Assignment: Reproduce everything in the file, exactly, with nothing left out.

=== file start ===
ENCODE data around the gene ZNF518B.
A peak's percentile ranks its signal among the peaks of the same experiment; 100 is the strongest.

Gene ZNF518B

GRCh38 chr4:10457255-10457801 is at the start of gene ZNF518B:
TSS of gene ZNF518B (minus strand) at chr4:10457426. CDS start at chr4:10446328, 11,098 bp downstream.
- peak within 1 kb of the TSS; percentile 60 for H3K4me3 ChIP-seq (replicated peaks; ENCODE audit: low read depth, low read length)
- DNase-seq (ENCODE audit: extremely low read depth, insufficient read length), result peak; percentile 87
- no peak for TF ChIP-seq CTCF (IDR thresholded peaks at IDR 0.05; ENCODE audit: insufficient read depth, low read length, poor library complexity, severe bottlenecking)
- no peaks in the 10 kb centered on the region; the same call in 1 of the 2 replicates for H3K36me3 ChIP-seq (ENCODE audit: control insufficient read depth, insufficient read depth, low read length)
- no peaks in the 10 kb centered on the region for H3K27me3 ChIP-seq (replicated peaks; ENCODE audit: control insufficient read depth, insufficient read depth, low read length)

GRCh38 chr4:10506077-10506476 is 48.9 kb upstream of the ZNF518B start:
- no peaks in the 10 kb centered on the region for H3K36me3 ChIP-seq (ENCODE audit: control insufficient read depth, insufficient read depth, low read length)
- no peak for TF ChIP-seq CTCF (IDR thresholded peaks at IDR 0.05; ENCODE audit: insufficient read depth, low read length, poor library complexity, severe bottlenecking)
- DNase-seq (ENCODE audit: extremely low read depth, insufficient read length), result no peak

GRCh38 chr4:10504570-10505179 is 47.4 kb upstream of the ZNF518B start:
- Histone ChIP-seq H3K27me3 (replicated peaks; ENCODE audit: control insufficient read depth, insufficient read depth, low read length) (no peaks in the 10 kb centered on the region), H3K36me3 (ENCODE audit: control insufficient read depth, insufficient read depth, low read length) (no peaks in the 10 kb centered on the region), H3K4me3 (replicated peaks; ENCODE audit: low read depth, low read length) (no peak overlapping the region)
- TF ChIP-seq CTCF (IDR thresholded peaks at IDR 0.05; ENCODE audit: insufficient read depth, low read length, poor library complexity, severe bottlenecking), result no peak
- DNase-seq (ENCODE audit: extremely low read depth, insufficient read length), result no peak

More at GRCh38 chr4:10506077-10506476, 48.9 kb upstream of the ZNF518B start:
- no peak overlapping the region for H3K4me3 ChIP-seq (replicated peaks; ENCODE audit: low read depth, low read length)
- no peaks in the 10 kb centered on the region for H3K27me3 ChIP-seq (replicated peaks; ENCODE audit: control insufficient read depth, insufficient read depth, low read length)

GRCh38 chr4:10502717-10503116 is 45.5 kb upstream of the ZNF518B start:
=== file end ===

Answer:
ENCODE data around the gene ZNF518B.
A peak's percentile ranks its signal among the peaks of the same experiment; 100 is the strongest.

Gene ZNF518B

GRCh38 chr4:10457255-10457801 is at the start of gene ZNF518B:
TSS of gene ZNF518B (minus strand) at chr4:10457426. CDS start at chr4:10446328, 11,098 bp downstream.
- peak within 1 kb of the TSS; percentile 60 for H3K4me3 ChIP-seq (replicated peaks; ENCODE audit: low read depth, low read length)
- DNase-seq (ENCODE audit: extremely low read depth, insufficient read length), result peak; percentile 87
- no peak for TF ChIP-seq CTCF (IDR thresholded peaks at IDR 0.05; ENCODE audit: insufficient read depth, low read length, poor library complexity, severe bottlenecking)
- no peaks in the 10 kb centered on the region; the same call in 1 of the 2 replicates for H3K36me3 ChIP-seq (ENCODE audit: control insufficient read depth, insufficient read depth, low read length)
- no peaks in the 10 kb centered on the region for H3K27me3 ChIP-seq (replicated peaks; ENCODE audit: control insufficient read depth, insufficient read depth, low read length)

GRCh38 chr4:10506077-10506476 is 48.9 kb upstream of the ZNF518B start:
- no peaks in the 10 kb centered on the region for H3K36me3 ChIP-seq (ENCODE audit: control insufficient read depth, insufficient read depth, low read length)
- no peak for TF ChIP-seq CTCF (IDR thresholded peaks at IDR 0.05; ENCODE audit: insufficient read depth, low read length, poor library complexity, severe bottlenecking)
- DNase-seq (ENCODE audit: extremely low read depth, insufficient read length), result no peak

GRCh38 chr4:10504570-10505179 is 47.4 kb upstream of the ZNF518B start:
- Histone ChIP-seq H3K27me3 (replicated peaks; ENCODE audit: control insufficient read depth, insufficient read depth, low read length) (no peaks in the 10 kb centered on the region), H3K36me3 (ENCODE audit: control insufficient read depth, insufficient read depth, low read length) (no peaks in the 10 kb centered on the region), H3K4me3 (replicated peaks; ENCODE audit: low read depth, low read length) (no peak overlapping the region)
- TF ChIP-seq CTCF (IDR thresholded peaks at IDR 0.05; ENCODE audit: insufficient read depth, low read length, poor library complexity, severe bottlenecking), result no peak
- DNase-seq (ENCODE audit: extremely low read depth, insufficient read length), result no peak

More at GRCh38 chr4:10506077-10506476, 48.9 kb upstream of the ZNF518B start:
- no peak overlapping the region for H3K4me3 ChIP-seq (replicated peaks; ENCODE audit: low read depth, low read length)
- no peaks in the 10 kb centered on the region for H3K27me3 ChIP-seq (replicated peaks; ENCODE audit: control insufficient read depth, insufficient read depth, low read length)

GRCh38 chr4:10502717-10503116 is 45.5 kb upstream of the ZNF518B start: